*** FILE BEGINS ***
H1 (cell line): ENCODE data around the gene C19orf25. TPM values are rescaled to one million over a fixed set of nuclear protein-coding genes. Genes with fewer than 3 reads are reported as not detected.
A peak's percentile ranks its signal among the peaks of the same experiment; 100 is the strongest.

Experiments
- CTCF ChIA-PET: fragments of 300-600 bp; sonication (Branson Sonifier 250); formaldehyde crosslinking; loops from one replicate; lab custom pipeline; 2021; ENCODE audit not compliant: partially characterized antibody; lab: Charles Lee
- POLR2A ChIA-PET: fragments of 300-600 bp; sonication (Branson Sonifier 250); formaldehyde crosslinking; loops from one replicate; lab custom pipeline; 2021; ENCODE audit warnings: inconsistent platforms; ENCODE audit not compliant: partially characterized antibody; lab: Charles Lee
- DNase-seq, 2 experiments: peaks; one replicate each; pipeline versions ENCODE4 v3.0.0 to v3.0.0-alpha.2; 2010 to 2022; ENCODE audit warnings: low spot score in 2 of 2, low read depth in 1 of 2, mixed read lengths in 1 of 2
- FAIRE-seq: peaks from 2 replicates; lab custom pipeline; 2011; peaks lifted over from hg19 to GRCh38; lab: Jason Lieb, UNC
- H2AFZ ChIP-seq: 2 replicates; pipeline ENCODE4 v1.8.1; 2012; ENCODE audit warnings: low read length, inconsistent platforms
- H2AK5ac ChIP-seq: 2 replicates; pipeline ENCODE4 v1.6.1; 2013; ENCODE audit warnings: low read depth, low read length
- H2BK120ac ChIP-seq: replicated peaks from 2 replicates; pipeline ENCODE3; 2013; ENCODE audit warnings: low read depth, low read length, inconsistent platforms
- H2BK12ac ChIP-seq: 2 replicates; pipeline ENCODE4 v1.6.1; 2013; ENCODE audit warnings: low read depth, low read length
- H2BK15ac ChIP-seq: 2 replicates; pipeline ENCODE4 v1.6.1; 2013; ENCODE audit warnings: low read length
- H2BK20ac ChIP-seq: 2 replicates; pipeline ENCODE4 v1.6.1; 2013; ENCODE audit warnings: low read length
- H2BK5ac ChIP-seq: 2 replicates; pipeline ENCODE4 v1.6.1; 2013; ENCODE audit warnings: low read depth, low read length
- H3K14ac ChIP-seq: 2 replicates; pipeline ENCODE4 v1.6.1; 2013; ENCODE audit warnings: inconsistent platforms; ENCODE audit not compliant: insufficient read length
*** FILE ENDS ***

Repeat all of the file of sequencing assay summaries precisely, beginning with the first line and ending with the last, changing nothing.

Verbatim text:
H1 (cell line): ENCODE data around the gene C19orf25. TPM values are rescaled to one million over a fixed set of nuclear protein-coding genes. Genes with fewer than 3 reads are reported as not detected.
A peak's percentile ranks its signal among the peaks of the same experiment; 100 is the strongest.

Experiments
- CTCF ChIA-PET: fragments of 300-600 bp; sonication (Branson Sonifier 250); formaldehyde crosslinking; loops from one replicate; lab custom pipeline; 2021; ENCODE audit not compliant: partially characterized antibody; lab: Charles Lee
- POLR2A ChIA-PET: fragments of 300-600 bp; sonication (Branson Sonifier 250); formaldehyde crosslinking; loops from one replicate; lab custom pipeline; 2021; ENCODE audit warnings: inconsistent platforms; ENCODE audit not compliant: partially characterized antibody; lab: Charles Lee
- DNase-seq, 2 experiments: peaks; one replicate each; pipeline versions ENCODE4 v3.0.0 to v3.0.0-alpha.2; 2010 to 2022; ENCODE audit warnings: low spot score in 2 of 2, low read depth in 1 of 2, mixed read lengths in 1 of 2
- FAIRE-seq: peaks from 2 replicates; lab custom pipeline; 2011; peaks lifted over from hg19 to GRCh38; lab: Jason Lieb, UNC
- H2AFZ ChIP-seq: 2 replicates; pipeline ENCODE4 v1.8.1; 2012; ENCODE audit warnings: low read length, inconsistent platforms
- H2AK5ac ChIP-seq: 2 replicates; pipeline ENCODE4 v1.6.1; 2013; ENCODE audit warnings: low read depth, low read length
- H2BK120ac ChIP-seq: replicated peaks from 2 replicates; pipeline ENCODE3; 2013; ENCODE audit warnings: low read depth, low read length, inconsistent platforms
- H2BK12ac ChIP-seq: 2 replicates; pipeline ENCODE4 v1.6.1; 2013; ENCODE audit warnings: low read depth, low read length
- H2BK15ac ChIP-seq: 2 replicates; pipeline ENCODE4 v1.6.1; 2013; ENCODE audit warnings: low read length
- H2BK20ac ChIP-seq: 2 replicates; pipeline ENCODE4 v1.6.1; 2013; ENCODE audit warnings: low read length
- H2BK5ac ChIP-seq: 2 replicates; pipeline ENCODE4 v1.6.1; 2013; ENCODE audit warnings: low read depth, low read length
- H3K14ac ChIP-seq: 2 replicates; pipeline ENCODE4 v1.6.1; 2013; ENCODE audit warnings: inconsistent platforms; ENCODE audit not compliant: insufficient read length